One of the first artists I encountered was Tim Lee from Singapore. His piece utilized two flat panel TV screens. On one screen there was a video loop of the artist lying face down on the floor; on the other screen, a video loop of him lying face up. In both videos, he remained totally motionless; at first I thought they were still images, but every now and then you could detect slight movement in his hands or feet. Accompanying the videos was a loop of Public Enemy’s rap classic, “Don’t Believe the Hype.” Off to the side of the piece, a placard described the work as “an attempt to marry the avant-gardes of the social and artistic.” The placard concluded with a line that made me laugh out loud:
“Lee’s work can be interpreted as completely meaningless, or quite the opposite.”
This very sentence encapsulated my impression of the entire exhibit. Wandering through each floor, some pieces struck me as quite pointless, while others successfully captured the artist’s humor, angst or politics. Many of the works appeared to be related to the Palestinian conflict. One piece featured a note scrawled on the wall by an artist who had managed to convince Israelis and Palestinians to stop fighting for a few days so they could host an art show in the West Bank. Another piece, entitled “Ramallah/New York,” featured two video loops of Palestinians running small businesses, one in Palestine, the other in the US. Whether it was of a hair salon, an import-export business, or something else, the mundane, everyday images from the videos made it quite impossible to tell which video took place in New York or in Palestine. There were also several pieces about globalization, featuring photos and paintings of the UAE over the decades, with various skylines crowded by cranes and construction equipment.
A wall of media representing TV programming during the Iraq War
Some of the most interesting pieces related to the Iraq war. One piece, created by Chris Keinke and Tarek Al Ghoussein, featured a display of 1500 still images of TV programs captured during the war. Many of the pictures were directly related to the war, including images of George W. Bush and wounded civilians; other pictures captured random TV programming such as cartoons and variety shows, juxtaposing pop culture with the cruelty of war.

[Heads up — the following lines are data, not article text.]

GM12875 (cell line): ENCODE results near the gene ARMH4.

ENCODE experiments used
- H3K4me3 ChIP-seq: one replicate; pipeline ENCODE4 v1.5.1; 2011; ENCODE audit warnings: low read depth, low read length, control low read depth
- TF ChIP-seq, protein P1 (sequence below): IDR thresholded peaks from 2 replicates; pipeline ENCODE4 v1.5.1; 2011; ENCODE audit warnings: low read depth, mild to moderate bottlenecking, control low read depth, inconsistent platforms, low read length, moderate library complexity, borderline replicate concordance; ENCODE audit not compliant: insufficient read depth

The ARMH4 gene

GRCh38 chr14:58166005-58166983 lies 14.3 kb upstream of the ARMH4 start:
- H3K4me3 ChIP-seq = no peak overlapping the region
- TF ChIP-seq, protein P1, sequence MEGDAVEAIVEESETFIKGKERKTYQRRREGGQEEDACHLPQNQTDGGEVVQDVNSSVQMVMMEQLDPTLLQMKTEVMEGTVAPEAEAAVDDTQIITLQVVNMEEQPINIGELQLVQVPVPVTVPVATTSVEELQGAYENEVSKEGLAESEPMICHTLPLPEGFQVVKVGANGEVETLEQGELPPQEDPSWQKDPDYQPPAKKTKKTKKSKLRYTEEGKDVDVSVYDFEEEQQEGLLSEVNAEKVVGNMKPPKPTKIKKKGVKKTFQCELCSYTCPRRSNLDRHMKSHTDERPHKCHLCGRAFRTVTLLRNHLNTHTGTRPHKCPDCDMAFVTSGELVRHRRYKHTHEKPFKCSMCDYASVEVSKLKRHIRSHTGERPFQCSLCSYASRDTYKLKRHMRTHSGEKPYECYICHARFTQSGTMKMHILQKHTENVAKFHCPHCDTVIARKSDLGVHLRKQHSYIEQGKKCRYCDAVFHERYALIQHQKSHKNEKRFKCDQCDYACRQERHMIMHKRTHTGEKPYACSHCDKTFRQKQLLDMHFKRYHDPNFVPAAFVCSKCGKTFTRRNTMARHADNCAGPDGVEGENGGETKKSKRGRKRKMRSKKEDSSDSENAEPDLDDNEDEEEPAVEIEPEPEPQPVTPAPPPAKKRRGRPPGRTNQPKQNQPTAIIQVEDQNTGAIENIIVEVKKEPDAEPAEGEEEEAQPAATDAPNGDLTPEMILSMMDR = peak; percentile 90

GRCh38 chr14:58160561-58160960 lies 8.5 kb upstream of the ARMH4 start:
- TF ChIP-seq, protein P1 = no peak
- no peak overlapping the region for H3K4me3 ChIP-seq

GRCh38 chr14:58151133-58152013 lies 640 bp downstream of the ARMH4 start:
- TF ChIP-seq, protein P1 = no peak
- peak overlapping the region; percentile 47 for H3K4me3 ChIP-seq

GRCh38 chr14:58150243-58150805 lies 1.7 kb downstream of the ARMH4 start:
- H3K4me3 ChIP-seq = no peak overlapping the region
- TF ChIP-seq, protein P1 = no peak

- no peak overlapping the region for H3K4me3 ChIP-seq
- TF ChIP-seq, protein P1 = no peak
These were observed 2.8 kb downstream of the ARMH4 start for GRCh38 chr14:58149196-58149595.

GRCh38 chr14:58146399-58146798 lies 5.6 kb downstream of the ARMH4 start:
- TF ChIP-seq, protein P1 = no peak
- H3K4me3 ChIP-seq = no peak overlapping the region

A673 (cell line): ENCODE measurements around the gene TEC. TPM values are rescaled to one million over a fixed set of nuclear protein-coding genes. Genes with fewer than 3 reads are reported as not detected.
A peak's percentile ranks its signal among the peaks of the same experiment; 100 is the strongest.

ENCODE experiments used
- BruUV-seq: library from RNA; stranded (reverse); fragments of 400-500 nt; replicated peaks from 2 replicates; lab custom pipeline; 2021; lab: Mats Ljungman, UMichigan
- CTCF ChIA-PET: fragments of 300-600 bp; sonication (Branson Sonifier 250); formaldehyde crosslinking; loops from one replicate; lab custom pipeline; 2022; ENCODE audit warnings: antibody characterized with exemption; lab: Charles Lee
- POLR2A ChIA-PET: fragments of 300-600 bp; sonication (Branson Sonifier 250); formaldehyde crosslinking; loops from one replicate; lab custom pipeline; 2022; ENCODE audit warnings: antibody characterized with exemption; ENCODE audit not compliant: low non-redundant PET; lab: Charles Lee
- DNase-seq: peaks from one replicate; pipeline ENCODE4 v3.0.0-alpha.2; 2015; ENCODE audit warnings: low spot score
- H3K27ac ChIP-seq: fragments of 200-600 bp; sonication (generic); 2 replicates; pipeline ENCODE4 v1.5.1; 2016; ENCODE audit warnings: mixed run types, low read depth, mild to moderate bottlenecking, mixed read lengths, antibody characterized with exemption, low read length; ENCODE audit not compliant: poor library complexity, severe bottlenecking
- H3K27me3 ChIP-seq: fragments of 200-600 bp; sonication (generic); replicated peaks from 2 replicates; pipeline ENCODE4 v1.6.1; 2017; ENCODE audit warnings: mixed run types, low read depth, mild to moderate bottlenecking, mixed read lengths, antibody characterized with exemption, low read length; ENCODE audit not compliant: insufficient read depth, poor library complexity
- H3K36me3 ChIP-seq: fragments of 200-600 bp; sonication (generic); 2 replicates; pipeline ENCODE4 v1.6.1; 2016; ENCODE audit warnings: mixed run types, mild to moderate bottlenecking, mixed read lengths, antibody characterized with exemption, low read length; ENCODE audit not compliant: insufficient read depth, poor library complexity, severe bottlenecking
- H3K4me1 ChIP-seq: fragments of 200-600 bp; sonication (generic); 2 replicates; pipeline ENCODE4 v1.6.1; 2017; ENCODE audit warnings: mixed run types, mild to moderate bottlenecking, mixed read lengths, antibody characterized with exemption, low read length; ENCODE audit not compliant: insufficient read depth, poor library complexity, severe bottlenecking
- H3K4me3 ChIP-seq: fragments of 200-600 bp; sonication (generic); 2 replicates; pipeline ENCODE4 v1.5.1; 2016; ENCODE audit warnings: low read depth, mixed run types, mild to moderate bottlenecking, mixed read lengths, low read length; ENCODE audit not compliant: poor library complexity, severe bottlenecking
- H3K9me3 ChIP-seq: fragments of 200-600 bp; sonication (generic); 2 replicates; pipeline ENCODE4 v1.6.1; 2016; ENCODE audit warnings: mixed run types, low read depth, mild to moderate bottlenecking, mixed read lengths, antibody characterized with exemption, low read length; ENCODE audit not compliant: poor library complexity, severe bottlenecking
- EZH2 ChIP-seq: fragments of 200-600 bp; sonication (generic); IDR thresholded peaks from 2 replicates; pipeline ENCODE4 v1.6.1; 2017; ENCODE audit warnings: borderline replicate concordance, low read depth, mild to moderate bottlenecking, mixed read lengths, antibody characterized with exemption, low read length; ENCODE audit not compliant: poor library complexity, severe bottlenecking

Another work, Christoph Buchel and Giovanni Carmine’s PSYOP, critiqued the US military’s propaganda leaflet campaigns in Iraq and Afghanistan. Perhaps the most creative work of the show, PSYOP was a room set up as a small classroom. On each desk were random paper copies of leaflets distributed by airdrop to Iraqis and Afghans. The teacher’s desk featured more leaflets, file folders and what appeared to be ungraded homework. In the upper right corner of the room, a television played a 1979 instructional video from the US Department of Defense about the art of propaganda leaflet design. And to the back of the room, a large file cabinet overflowed with cardboard boxes of leaflets, thousands of them, along with books by the artists containing copies of the leaflets. A small sign in the room encouraged visitors to help themselves to copies of the materials; I put some of the leaflets inside one of the books as a souvenir.